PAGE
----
SAMAC Bursary 2023-2024

Date:

spot_imgspot_img

SAMAC Bursary 2023-2024, The members of Macadamias South Africa NPC (often referred to as SAMAC) include producers, nurseries, handlers, and business service providers. A group of growers came together to join SAMAC in order to pool their resources and handle shared difficulties and problems. Through technical and marketing innovation, the organization’s aim is to be pioneers in the creation of a successful and sustainable industry in the common interests of its members.

SAMAC Bursary 2023-2024

ABOUT THE BURSARY PROGRAMME – FIELDS COVERED

SAMAC will be awarding bursaries to provide financial assistance to students who are unable to afford to study, but wish to pursue a career in the Macadamia industry within South Africa. Bursaries will be awarded for studies towards the following qualifications:

Undergraduate studies:

  • Agricultural Economics (BSc)
  • Agricultural Management (National Diploma)
  • Bioresource Engineering (Agricultural Engineering) (BSc)
  • Entomology (BSc)
  • Extension and Rural development (BSc)
  • Food Science (BSc)
  • Forestry (National Diploma)
  • Forestry and Wood Science (BSc)
  • Plant Pathology (BSc)

Postgraduate studies (Honours/ Masters/ PhD) in the macadamia field.

MORE ABOUT THE BURSARY PROGRAMME – SERVICE CONTRACT & SELECTION

Bursaries will be awarded based mainly on the applicants academic potential and financial need.

The value of the bursary will be dependent on each individual case, and the amount will be reviewed annually.

SAPREF Bursary 2023-2024

After graduation, student will be required to work for a macadamia-related company, organisation or institution within South Africa (which is approved by SAMAC). The period of work contract will be equal to the period of bursary funding received.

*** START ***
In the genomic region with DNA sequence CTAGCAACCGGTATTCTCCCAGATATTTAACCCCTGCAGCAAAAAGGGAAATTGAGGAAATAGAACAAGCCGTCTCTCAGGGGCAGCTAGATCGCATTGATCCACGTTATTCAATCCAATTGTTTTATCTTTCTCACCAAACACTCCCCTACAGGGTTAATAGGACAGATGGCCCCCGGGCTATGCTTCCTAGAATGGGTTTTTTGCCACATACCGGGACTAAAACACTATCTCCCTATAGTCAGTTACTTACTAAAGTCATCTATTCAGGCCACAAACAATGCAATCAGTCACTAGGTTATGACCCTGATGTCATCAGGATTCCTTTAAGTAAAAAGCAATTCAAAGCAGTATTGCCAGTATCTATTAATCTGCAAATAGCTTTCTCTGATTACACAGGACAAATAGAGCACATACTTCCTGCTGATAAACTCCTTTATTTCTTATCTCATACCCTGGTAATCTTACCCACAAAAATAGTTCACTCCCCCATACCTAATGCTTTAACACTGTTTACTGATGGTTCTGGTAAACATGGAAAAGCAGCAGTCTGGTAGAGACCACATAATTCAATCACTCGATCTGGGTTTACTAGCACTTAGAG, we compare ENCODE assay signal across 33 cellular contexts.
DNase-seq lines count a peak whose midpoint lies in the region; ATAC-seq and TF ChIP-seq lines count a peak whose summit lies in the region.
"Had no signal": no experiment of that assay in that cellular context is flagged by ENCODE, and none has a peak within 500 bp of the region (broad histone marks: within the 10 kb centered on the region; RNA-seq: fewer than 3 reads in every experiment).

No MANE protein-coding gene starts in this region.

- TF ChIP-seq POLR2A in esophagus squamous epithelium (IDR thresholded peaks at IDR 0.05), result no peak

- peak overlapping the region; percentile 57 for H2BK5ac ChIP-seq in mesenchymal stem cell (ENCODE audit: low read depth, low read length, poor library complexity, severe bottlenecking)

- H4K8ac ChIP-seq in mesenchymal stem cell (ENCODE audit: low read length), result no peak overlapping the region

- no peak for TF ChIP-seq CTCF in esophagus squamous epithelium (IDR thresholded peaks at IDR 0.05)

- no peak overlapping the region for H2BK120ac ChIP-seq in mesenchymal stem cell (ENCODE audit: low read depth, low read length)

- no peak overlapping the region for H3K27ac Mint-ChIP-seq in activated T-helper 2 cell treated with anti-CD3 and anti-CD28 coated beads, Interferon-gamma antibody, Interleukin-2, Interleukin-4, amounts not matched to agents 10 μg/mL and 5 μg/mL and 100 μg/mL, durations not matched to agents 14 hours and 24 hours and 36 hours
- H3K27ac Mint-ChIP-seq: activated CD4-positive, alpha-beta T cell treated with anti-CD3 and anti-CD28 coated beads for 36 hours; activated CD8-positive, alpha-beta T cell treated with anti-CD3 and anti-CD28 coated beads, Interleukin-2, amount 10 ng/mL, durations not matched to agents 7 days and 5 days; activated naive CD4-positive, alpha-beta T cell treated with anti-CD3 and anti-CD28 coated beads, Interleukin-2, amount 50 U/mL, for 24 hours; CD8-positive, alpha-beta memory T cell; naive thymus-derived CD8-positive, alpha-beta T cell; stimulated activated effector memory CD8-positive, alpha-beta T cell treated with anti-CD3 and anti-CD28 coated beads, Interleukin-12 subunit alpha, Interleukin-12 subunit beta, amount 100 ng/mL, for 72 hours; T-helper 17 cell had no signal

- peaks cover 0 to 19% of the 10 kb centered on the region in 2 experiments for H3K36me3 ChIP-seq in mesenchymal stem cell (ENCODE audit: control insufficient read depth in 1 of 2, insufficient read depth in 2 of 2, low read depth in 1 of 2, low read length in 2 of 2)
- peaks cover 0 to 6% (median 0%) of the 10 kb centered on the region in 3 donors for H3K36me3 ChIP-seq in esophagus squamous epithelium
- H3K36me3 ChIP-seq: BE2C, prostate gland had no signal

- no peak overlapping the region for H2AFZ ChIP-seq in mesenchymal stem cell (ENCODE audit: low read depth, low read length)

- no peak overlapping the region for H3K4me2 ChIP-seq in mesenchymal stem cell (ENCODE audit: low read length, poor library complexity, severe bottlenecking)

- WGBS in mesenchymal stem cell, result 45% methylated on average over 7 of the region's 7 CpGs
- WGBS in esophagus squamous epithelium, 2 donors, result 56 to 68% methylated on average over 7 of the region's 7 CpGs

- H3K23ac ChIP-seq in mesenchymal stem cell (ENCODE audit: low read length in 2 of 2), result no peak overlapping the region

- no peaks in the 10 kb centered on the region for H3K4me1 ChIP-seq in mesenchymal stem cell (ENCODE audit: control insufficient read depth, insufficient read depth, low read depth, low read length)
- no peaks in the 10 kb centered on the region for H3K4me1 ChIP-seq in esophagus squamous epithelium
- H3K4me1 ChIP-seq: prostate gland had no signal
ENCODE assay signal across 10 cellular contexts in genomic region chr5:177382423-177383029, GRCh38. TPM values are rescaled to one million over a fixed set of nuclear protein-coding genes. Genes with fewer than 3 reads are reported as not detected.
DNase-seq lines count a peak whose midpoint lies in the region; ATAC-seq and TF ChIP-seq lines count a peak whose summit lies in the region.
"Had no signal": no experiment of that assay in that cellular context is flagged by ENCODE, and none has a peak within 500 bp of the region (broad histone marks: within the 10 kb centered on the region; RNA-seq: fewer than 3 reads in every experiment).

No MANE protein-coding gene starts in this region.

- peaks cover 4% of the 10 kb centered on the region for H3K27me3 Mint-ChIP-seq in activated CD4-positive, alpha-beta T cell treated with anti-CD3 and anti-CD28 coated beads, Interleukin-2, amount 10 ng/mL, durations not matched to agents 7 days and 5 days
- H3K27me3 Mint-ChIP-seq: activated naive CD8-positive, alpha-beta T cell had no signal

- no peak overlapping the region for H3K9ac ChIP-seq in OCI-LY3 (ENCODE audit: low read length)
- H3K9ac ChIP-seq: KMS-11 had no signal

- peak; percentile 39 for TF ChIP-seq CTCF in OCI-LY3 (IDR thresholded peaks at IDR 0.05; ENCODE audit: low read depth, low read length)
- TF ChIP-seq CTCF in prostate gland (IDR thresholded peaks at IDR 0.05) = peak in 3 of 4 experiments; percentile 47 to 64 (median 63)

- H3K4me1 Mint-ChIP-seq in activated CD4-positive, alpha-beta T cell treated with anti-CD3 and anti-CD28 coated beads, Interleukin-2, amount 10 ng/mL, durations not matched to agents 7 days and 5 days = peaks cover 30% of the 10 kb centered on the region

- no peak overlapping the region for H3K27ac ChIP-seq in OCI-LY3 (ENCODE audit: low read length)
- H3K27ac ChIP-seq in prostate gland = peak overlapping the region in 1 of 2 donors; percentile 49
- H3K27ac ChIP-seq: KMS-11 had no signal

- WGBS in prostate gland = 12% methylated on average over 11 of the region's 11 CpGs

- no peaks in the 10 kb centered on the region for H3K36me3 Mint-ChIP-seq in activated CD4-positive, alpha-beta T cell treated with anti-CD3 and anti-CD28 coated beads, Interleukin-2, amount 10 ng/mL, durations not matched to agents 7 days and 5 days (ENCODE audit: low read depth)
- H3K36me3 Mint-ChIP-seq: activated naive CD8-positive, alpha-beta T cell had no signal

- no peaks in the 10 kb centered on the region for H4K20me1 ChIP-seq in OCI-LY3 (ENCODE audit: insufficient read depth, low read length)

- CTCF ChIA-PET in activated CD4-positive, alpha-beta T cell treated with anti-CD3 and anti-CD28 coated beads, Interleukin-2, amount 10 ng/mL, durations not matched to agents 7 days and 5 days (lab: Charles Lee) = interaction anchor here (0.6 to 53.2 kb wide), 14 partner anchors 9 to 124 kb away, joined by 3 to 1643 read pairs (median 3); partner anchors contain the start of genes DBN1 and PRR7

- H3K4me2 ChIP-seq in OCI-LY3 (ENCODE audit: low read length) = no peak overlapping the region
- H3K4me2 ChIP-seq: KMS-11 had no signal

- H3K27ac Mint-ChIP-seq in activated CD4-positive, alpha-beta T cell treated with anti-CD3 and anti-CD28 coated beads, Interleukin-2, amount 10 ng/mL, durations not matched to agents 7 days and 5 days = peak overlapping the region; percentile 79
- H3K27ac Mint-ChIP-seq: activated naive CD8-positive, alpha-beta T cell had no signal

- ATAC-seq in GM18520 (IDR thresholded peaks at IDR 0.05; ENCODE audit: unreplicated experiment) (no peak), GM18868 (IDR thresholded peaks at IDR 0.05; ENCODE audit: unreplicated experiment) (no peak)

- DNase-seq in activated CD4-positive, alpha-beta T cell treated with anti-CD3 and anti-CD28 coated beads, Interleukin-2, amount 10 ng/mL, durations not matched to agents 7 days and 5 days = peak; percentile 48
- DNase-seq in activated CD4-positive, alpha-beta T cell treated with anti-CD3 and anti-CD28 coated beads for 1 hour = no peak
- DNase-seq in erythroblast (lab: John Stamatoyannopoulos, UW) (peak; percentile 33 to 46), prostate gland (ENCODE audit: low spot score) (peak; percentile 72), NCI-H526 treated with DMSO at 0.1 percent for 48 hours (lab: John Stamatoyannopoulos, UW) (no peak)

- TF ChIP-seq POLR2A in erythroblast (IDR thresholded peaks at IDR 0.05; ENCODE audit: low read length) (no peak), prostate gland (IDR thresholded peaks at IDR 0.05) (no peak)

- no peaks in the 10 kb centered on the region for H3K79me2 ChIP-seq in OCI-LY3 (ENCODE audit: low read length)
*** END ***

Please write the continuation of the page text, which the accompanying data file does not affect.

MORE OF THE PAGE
Shortlisted applicants will be contacted – if you do not receive any feedback by 31 March 2021 at the latest, please regard your application as unsuccessful.

ELIGIBILITY REQUIREMENTS

Applicants must satisfy the following minimum entry criteria before applying (please note that failure to satisfy all the requirements will lead to your application not being considered):
Undergraduate students:

  • South African citizen
  • Completed Matric OR currently in Matric
  • Studying towards a Undergraduate Agriculture qualification (National Diploma/ BTech/ BSc)
  • Studying at a recognised South African tertiary institution
  • Strong academic record
  • Previously disadvantaged, impoverished students
  • Students with disabilities are encouraged to apply
  • Preference will be given to 3rd and 4th year students

Postgraduate students:

  • South African citizen
  • Completed Matric
  • Studying towards a Postgraduate macadamia-related qualification (Honours/ Masters/ PhD)